Our lives will be chaotic and stressful…until we learn Self Control and plan ahead
Many people today are tired of religious leaders. So, when they hear “God” they often turn off, because they link “God” to the poor actions/ communication of Church leaders. But, truly, God is the energy that created us & sustains us: and there is something built-in that longs for “God”.
The Israelites connected God with “Wisdom”. Now, Wisdom is not knowledge. Do you know the difference between a wise man and a smart man?
A smart man knows what to say. A wise man knows when to say it.
Perhaps that helps us see our need to allow God to be part of our lives. The foolish ladies in the Gospel knew that the lamps required oil to operate, and they knew the lamp would only last for a short time before a refill was required. They had knowledge, but lacked Wisdom.
Wisdom, we can say, is the energy of God that helps us make decisions every day. But God’s energy is not the only energy within us. There is a selfish energy – call it the devil. So, which energy should we listen to? And how do we know which one is “speaking”?
Think of your friends: we all have one or more, I’m sure. But not all of them are equal! Which friend do you trust the most? Why? How did that trust build up? The friend you trust, the most, is usually the one you communicate with frequently and/or over a long time. True?
So, how will you recognise the Wisdom from God if you don’t cultivate a true friendship with God? Religion helps us create frameworks in which to focus on God’s friendship with us, but it’s not perfect, because none of us are perfect. That’s why we need to develop a personal relationship at home, to continue the framework of our understanding of God from Church.
For when you have a great friend, the Responsorial Psalm makes sense:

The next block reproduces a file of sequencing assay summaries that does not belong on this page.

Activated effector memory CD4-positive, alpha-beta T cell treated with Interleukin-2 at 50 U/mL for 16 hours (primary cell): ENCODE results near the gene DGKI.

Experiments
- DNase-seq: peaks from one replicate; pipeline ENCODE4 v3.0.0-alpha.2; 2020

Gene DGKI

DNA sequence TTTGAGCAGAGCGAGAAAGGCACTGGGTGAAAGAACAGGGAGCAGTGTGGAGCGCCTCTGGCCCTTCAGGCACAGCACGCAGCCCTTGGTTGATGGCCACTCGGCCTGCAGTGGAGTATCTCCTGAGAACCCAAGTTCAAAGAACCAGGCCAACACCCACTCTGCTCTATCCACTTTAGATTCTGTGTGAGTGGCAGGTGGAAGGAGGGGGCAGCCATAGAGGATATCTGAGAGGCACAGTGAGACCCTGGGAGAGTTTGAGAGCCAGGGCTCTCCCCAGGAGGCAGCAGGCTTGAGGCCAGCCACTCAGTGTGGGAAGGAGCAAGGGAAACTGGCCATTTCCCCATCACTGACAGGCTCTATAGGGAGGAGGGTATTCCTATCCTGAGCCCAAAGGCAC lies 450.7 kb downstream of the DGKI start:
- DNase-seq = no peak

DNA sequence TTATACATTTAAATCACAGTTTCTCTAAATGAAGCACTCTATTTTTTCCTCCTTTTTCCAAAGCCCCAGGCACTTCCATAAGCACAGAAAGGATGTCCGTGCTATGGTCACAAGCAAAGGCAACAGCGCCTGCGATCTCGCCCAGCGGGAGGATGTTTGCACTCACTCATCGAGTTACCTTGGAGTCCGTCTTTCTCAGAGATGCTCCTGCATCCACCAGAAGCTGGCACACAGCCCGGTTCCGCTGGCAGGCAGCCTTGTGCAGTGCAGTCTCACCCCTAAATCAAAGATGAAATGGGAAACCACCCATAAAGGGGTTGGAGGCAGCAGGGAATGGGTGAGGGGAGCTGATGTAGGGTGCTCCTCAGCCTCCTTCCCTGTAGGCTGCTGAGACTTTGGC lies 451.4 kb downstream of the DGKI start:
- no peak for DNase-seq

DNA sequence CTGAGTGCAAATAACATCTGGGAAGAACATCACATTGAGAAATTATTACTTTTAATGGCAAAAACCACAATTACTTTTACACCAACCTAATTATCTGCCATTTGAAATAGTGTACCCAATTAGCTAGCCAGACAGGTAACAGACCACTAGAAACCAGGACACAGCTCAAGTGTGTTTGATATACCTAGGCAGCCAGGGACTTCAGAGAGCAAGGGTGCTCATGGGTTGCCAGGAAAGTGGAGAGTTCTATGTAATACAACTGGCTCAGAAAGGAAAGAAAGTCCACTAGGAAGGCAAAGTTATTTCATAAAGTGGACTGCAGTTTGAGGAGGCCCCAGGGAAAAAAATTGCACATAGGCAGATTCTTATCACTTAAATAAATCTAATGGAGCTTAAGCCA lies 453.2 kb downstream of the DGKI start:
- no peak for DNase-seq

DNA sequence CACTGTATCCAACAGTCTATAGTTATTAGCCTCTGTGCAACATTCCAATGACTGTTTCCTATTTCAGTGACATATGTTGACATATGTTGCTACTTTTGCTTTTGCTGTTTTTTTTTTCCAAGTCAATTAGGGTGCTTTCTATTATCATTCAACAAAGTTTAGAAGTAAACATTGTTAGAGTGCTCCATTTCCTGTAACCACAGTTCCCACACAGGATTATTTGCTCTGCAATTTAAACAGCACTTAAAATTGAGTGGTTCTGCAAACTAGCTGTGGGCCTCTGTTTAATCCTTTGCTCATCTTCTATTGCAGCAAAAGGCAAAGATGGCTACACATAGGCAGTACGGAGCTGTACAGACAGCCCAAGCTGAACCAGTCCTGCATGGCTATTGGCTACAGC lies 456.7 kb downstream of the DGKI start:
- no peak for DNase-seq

“For you my soul is thirsting, O God, my God.” We are seeking Wisdom for our decisions. If we don’t really thirst for God, then the selfish energy will be guiding our actions.
By chance (the Holy Spirit?/ Wisdom of God?), I saw again a summary documentary of the Dunedin Project (still running since 1972) in New Zealand, filmed by National Geographic. The study of 1,037 persons from birth till now (48 years old): physical, social & psychological.
I believe it should be mandatory viewing for all people planning to raise a family. The project highlights, scientifically, many issues in life that happened automatically through our former religious and societal norms which are now breaking down, as well as children sometimes getting “lost” through the increasing number of family breakdowns.
Of interest to our readings this week, is the issue of SELF-CONTROL. This character strength is now recognised, among most sociologists, as the key personality trait/ characteristic which predicts if a person will have a successful life. The Dunedin Project helped establish this fact by studying the relationship between childhood behaviour and later adult reality.
The Gospel message challenges us to be prepared = forward planning. Failing to plan is the same as planning to fail. And why is it that we fail to plan? The root cause, I believe, is a lack of self-control.
To take the time to plan and prepare for “tomorrow” requires us to delay some more pleasurable activity: eg. “ah, don’t worry about it. It’ll be OK. Someone else will organise it. Let’s go to the pub and enjoy ourselves.”
Sadly, people who lack self-control, have been shown to have less fulfilling jobs, often out of work, higher rates of sexual disease & other sickness, are less happy, and more often in prison.
The Gospel narrates the wise and foolish ladies: the foolish have no oil (=energy). They had no energy, because they lacked self-control in their previous activities and opportunities.
Today, one of our Oblates crashed with a motorbike taxi – who was over-speeding and sneaking around the cars stopped to allow crossing traffic. Thank God, he was shaken but not badly off. He showed a lack of planning ahead, and a lack of self-control (=to slow down).
But it’s not only young people who struggle with self-control and planning ahead: even older people need to reflect (and religious leaders). If we yell at the youth and rarely encourage them, what sort of relationship will they have with us later in life? Could self-control provide older people with the patience to nurture and empower, rather than to condemn and discourage?
Let us, today, listen to the Wisdom of God to PLAN AHEAD and empower our youth so that they may be happy and successful in the years ahead: years when we will rely on them! As we grow old, and darkness increases, they will be the oil in our lamps, helping us see God.
As we Bless the younger generations, now, we’ll feel more like God: content, at peace, happy.
By Gerard Conlan, OMI